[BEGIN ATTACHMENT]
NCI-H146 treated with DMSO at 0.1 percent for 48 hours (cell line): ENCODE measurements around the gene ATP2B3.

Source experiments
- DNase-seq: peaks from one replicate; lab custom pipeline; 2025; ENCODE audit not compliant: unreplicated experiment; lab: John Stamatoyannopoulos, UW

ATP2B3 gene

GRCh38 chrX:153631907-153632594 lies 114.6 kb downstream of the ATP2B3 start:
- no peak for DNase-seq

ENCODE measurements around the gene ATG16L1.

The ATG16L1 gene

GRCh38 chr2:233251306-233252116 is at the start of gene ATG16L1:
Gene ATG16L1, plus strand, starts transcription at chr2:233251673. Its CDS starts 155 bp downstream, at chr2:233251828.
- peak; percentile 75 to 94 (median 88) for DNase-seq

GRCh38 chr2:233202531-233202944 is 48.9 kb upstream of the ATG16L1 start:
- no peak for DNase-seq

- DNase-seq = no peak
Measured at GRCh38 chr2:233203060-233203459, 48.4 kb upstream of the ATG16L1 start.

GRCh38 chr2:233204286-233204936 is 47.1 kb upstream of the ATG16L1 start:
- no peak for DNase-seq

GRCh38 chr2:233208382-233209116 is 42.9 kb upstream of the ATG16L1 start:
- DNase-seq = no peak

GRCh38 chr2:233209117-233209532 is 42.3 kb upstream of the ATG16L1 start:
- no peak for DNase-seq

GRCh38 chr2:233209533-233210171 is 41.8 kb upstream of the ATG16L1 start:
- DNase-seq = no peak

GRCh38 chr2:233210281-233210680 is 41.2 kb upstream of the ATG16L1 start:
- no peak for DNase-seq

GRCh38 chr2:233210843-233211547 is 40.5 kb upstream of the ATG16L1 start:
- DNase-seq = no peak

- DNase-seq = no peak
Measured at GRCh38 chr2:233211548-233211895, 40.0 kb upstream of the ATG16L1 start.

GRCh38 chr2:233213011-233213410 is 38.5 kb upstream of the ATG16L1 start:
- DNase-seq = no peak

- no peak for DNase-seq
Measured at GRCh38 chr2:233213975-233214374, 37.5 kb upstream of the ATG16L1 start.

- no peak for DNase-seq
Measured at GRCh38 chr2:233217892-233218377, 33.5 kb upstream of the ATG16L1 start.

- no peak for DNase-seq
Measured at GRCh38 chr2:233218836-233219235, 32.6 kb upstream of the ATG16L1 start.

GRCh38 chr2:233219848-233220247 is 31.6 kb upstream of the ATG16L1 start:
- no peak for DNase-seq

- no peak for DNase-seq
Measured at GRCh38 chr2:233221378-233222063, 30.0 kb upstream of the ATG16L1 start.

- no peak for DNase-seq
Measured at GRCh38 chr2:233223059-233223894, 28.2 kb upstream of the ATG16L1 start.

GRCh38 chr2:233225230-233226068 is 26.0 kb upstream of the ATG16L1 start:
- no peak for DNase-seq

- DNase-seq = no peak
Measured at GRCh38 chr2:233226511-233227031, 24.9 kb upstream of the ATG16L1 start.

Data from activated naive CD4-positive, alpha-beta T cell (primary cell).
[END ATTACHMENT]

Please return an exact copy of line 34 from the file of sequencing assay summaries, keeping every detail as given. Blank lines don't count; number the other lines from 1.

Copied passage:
- no peak for DNase-seq